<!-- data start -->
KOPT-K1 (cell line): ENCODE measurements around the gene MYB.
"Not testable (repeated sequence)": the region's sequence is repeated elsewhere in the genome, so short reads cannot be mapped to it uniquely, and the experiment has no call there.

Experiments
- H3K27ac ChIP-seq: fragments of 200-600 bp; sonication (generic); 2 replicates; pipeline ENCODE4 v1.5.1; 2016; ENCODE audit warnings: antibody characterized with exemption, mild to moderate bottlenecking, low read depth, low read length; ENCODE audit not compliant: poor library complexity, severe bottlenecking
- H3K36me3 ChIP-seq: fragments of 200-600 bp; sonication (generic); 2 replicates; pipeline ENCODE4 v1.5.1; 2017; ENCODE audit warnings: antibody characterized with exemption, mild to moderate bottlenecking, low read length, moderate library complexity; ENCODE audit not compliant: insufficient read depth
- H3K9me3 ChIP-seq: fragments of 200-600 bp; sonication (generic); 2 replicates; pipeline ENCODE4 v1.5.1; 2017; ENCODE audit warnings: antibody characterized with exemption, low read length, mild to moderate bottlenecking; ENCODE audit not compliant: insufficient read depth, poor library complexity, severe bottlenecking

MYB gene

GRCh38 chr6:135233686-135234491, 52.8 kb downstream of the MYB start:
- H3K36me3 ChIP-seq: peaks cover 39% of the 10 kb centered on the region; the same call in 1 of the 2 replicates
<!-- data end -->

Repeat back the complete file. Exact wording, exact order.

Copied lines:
KOPT-K1 (cell line): ENCODE measurements around the gene MYB.
"Not testable (repeated sequence)": the region's sequence is repeated elsewhere in the genome, so short reads cannot be mapped to it uniquely, and the experiment has no call there.

Experiments
- H3K27ac ChIP-seq: fragments of 200-600 bp; sonication (generic); 2 replicates; pipeline ENCODE4 v1.5.1; 2016; ENCODE audit warnings: antibody characterized with exemption, mild to moderate bottlenecking, low read depth, low read length; ENCODE audit not compliant: poor library complexity, severe bottlenecking
- H3K36me3 ChIP-seq: fragments of 200-600 bp; sonication (generic); 2 replicates; pipeline ENCODE4 v1.5.1; 2017; ENCODE audit warnings: antibody characterized with exemption, mild to moderate bottlenecking, low read length, moderate library complexity; ENCODE audit not compliant: insufficient read depth
- H3K9me3 ChIP-seq: fragments of 200-600 bp; sonication (generic); 2 replicates; pipeline ENCODE4 v1.5.1; 2017; ENCODE audit warnings: antibody characterized with exemption, low read length, mild to moderate bottlenecking; ENCODE audit not compliant: insufficient read depth, poor library complexity, severe bottlenecking

MYB gene

GRCh38 chr6:135233686-135234491, 52.8 kb downstream of the MYB start:
- H3K36me3 ChIP-seq: peaks cover 39% of the 10 kb centered on the region; the same call in 1 of the 2 replicates